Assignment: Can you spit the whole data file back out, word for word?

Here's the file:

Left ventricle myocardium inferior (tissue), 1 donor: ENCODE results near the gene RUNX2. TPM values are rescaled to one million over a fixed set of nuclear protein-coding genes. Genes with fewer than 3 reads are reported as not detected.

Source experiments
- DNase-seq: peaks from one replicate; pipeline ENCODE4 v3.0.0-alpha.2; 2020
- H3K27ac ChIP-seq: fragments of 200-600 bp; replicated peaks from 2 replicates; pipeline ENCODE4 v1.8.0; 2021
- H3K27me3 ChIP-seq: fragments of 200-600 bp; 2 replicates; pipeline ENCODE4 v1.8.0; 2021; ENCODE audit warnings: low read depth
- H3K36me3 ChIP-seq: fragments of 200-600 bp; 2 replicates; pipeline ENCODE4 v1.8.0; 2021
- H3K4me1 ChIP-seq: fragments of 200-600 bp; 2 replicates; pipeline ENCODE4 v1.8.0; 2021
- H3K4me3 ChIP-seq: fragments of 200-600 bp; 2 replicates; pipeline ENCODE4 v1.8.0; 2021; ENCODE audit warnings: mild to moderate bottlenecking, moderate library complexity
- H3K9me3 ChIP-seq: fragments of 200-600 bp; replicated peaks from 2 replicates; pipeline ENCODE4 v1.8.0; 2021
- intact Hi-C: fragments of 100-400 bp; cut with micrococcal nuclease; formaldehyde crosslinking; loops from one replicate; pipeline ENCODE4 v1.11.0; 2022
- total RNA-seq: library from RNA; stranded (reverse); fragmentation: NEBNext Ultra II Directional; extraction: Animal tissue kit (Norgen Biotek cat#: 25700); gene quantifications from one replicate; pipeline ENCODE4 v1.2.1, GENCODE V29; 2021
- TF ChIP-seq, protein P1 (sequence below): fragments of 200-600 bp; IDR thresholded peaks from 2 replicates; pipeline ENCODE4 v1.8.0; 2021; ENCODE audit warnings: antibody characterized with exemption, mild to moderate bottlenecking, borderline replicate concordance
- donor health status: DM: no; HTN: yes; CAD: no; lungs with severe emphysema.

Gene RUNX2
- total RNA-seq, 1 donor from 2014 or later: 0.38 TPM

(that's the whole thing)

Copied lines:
Left ventricle myocardium inferior (tissue), 1 donor: ENCODE results near the gene RUNX2. TPM values are rescaled to one million over a fixed set of nuclear protein-coding genes. Genes with fewer than 3 reads are reported as not detected.

Source experiments
- DNase-seq: peaks from one replicate; pipeline ENCODE4 v3.0.0-alpha.2; 2020
- H3K27ac ChIP-seq: fragments of 200-600 bp; replicated peaks from 2 replicates; pipeline ENCODE4 v1.8.0; 2021
- H3K27me3 ChIP-seq: fragments of 200-600 bp; 2 replicates; pipeline ENCODE4 v1.8.0; 2021; ENCODE audit warnings: low read depth
- H3K36me3 ChIP-seq: fragments of 200-600 bp; 2 replicates; pipeline ENCODE4 v1.8.0; 2021
- H3K4me1 ChIP-seq: fragments of 200-600 bp; 2 replicates; pipeline ENCODE4 v1.8.0; 2021
- H3K4me3 ChIP-seq: fragments of 200-600 bp; 2 replicates; pipeline ENCODE4 v1.8.0; 2021; ENCODE audit warnings: mild to moderate bottlenecking, moderate library complexity
- H3K9me3 ChIP-seq: fragments of 200-600 bp; replicated peaks from 2 replicates; pipeline ENCODE4 v1.8.0; 2021
- intact Hi-C: fragments of 100-400 bp; cut with micrococcal nuclease; formaldehyde crosslinking; loops from one replicate; pipeline ENCODE4 v1.11.0; 2022
- total RNA-seq: library from RNA; stranded (reverse); fragmentation: NEBNext Ultra II Directional; extraction: Animal tissue kit (Norgen Biotek cat#: 25700); gene quantifications from one replicate; pipeline ENCODE4 v1.2.1, GENCODE V29; 2021
- TF ChIP-seq, protein P1 (sequence below): fragments of 200-600 bp; IDR thresholded peaks from 2 replicates; pipeline ENCODE4 v1.8.0; 2021; ENCODE audit warnings: antibody characterized with exemption, mild to moderate bottlenecking, borderline replicate concordance
- donor health status: DM: no; HTN: yes; CAD: no; lungs with severe emphysema.

Gene RUNX2
- total RNA-seq, 1 donor from 2014 or later: 0.38 TPM